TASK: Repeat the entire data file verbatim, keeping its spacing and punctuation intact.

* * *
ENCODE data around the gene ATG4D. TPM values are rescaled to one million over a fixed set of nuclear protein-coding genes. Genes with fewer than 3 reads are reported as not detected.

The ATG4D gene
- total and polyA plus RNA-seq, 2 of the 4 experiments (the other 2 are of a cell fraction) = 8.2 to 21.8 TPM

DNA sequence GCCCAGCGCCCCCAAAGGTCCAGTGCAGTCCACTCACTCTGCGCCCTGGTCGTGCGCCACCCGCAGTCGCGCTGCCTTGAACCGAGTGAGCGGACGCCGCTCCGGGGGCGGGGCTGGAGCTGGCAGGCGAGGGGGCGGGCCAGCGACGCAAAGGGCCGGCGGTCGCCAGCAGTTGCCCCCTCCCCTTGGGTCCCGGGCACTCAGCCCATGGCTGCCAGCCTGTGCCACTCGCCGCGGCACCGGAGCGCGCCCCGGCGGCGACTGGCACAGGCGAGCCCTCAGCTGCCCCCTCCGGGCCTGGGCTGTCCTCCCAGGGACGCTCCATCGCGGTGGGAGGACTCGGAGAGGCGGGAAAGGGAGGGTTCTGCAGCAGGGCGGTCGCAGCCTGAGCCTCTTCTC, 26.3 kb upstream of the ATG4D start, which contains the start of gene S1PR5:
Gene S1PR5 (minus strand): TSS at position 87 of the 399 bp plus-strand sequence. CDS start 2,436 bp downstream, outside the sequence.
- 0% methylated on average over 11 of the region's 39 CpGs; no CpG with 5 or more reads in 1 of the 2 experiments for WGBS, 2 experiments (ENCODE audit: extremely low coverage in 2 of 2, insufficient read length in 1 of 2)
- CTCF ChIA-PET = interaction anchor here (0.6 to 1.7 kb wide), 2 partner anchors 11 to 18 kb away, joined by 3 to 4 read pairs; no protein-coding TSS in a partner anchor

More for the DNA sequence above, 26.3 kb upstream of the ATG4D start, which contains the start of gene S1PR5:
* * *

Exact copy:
ENCODE data around the gene ATG4D. TPM values are rescaled to one million over a fixed set of nuclear protein-coding genes. Genes with fewer than 3 reads are reported as not detected.

The ATG4D gene
- total and polyA plus RNA-seq, 2 of the 4 experiments (the other 2 are of a cell fraction) = 8.2 to 21.8 TPM

DNA sequence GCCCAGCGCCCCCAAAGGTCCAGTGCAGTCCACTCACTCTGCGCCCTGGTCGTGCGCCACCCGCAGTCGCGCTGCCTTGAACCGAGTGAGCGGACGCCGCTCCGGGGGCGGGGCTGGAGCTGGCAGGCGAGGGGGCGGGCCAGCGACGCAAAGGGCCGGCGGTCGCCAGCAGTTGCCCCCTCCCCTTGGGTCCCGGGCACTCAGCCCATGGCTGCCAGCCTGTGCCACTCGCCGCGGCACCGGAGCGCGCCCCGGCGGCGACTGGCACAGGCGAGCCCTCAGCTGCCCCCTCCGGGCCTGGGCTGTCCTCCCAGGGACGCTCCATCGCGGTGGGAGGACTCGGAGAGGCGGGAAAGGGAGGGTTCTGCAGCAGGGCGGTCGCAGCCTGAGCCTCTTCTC, 26.3 kb upstream of the ATG4D start, which contains the start of gene S1PR5:
Gene S1PR5 (minus strand): TSS at position 87 of the 399 bp plus-strand sequence. CDS start 2,436 bp downstream, outside the sequence.
- 0% methylated on average over 11 of the region's 39 CpGs; no CpG with 5 or more reads in 1 of the 2 experiments for WGBS, 2 experiments (ENCODE audit: extremely low coverage in 2 of 2, insufficient read length in 1 of 2)
- CTCF ChIA-PET = interaction anchor here (0.6 to 1.7 kb wide), 2 partner anchors 11 to 18 kb away, joined by 3 to 4 read pairs; no protein-coding TSS in a partner anchor

More for the DNA sequence above, 26.3 kb upstream of the ATG4D start, which contains the start of gene S1PR5: